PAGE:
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Another Jog in Park for Bonds


SAN FRANCISCO — Once the baseball left his bat and cleared the right-field stands and he broke into his home-run trot, Barry Bonds had this odd blank look on his face. So what if his 10th-inning home run Friday, his fifth in four games, had just given the San Francisco Giants a 3-1 victory over San Diego in their home opener at Pacific Bell Park?

There are other factors to consider, Bonds said.

"It's early, and baseball is a long-distance run," he said. "I don't get too excited in the first quarter-lap. I get excited on the last lap when I'm ahead."

The way Bonds has begun, you cannot shake an eerie feeling that last season hasn't really ended for him and has instead folded neatly into this one. Home run-wise, you have to say he's picked up where he left off last year, when he set the major league record of 73.

In four games, Bonds has come to the plate 11 times and has seven hits, five of them home runs. He is hitting .636. He also has a slugging percentage of 2.091, which is pretty good when you consider Bonds broke Babe Ruth's record with a slugging percentage of .863 last year. Giant Manager Dusty Baker watched Bonds' 572nd career home run clear the wall and then said he almost knew it was going to happen.

"We kind of expect it of him," Baker said.

Even if his manager feels that way, Bonds doesn't. His home runs may be routine to others, but not to him.

"Surprised?" Bonds said. "Shock is more like it. I'm as shocked as anybody."

The latest blast by Bonds was on a one-strike pitch from left-hander Alan Embree, a former Giant, who hung a curveball over the plate. Embree said it probably wouldn't have mattered if he had thrown a fastball at the knees on the corner.

"I think everything looks in slow motion to Barry right now," he said.

Bonds said the hardest ball he hit all day was an out. On his first trip to the plate, he hit a drive to the deepest part of Pacific Bell Park, just to the left of the 421-foot sign, where Mark Kotsay leaped to snag the ball in front of the wall. Bonds walked on four pitches in the third, flied out tamely to left in the sixth and walked on five pitches in the eighth.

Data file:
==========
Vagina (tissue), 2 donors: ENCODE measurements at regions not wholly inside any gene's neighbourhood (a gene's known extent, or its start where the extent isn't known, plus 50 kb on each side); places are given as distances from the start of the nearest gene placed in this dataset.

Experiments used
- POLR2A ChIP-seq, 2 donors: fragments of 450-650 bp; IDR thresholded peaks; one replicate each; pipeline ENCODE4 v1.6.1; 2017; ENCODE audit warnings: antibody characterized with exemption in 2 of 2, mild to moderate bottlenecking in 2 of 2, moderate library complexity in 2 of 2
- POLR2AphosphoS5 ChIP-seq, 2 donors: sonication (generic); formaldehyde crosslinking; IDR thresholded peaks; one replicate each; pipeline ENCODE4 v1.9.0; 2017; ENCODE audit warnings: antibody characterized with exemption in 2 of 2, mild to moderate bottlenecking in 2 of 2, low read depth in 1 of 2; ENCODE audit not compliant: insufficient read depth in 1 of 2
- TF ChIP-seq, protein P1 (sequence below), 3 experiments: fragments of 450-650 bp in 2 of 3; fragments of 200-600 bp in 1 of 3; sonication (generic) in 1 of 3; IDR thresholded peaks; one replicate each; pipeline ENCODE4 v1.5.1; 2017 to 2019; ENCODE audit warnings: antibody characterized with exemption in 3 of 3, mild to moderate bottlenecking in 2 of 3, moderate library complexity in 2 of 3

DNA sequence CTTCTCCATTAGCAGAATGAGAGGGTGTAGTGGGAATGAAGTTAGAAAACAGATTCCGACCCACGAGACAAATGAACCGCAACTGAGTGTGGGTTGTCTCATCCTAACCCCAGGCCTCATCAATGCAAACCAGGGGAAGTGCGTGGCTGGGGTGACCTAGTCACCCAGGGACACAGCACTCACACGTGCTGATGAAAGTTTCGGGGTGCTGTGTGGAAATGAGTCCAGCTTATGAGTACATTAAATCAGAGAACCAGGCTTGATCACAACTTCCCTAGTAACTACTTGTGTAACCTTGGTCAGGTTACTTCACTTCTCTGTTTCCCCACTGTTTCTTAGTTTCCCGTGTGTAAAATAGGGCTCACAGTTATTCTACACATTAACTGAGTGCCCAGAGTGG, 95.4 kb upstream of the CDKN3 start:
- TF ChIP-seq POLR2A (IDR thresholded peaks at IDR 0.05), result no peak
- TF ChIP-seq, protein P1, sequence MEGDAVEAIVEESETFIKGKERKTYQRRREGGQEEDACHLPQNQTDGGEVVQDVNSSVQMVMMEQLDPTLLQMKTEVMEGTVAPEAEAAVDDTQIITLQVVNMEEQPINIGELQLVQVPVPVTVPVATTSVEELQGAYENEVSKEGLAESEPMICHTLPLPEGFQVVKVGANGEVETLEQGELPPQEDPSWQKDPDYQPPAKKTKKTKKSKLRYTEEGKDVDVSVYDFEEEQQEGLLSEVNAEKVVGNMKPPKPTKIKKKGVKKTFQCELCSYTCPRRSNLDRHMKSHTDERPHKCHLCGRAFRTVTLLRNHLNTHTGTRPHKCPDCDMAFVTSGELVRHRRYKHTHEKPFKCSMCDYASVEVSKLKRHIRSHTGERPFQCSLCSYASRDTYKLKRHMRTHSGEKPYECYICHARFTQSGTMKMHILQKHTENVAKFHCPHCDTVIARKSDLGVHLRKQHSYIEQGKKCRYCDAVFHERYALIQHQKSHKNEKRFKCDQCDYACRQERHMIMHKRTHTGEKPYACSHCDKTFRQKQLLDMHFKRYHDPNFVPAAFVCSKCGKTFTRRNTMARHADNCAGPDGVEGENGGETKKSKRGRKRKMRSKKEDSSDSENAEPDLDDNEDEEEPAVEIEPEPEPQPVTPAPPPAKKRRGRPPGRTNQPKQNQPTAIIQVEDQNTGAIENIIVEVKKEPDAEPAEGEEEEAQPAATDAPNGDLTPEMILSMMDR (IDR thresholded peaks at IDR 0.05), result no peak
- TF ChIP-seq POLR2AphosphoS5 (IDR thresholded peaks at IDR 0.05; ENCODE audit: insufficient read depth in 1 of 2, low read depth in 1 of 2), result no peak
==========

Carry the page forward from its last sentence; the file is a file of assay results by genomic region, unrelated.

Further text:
In the 10th, with Rich Aurilia on first after a walk, Bonds unloaded. While he circled the bases, the stunned Padre players slowly left the field. It was the first walk-off home run by Bonds since he hit one against the Philadelphia Phillies on Aug. 30, 1999. He crossed the plate and was mobbed by teammates, then he retreated to the dugout. After a few moments, he walked to the top step and waved to the sellout crowd of 41,714.

It was the end of a long day for Bonds and the Giants, who didn't get back into town until 2 a.m. after playing the Dodgers Thursday night in Los Angeles. But that didn't stop Bonds from enjoying the opening day ceremonies.

"On opening day, you can probably sleep one hour and still do a good job," Bonds said.

To the surprise of absolutely no one, the pregame ceremony turned out to be a virtual Bonds love fest. Before the first trays of garlic fries from the concession stands could get cold, eight former winners of the most valuable player award honored Bonds as he received his fourth MVP award. Ernie Banks, Willie Mays, Reggie Jackson, Willie McCovey, Orlando Cepeda, Jeff Kent, Vida Blue and Kevin Mitchell sat with Bonds in folding chairs arranged in a semicircle between the pitcher's mound and home plate.

Bonds turned to acknowledge a new flag on display beyond the center-field wall. Black with orange trim, it had the number 73 in a white circle. He cradled the MVP plaque and thanked the fans of San Francisco.

"Those 73 were for you," he said.

The fans must have believed him. When his name was announced during the player introductions, the cheering was so loud, no one could hear anything after "Batting third, left field ... "

But if he has fans in the seats, Bonds also has plenty in other places. Banks said Bonds' swing is the best he has ever seen by a left-handed hitter.

"Ted Williams had a great swing, Rod Carew had a great swing, but this kid, he is so powerful, the ball just goes off his bat," Banks said. "The sound of it is so different. It's a loud sound. He's just remarkable.

"Gosh, what a player. If they had pitched to him last year, he might have hit 90 home runs. What a player."

Bonds, who says he doesn't feel any pressure to hit home runs and has no idea if he has a flair for the dramatic, denied it when asked if he uses steroids. He also said he isn't sure if he's in the same zone as he was last year. All he was certain of late Friday afternoon is that he was tired.

"I don't like to play extra innings," he said. "We don't get paid for overtime. All I was really trying to do was get the hell out of here."

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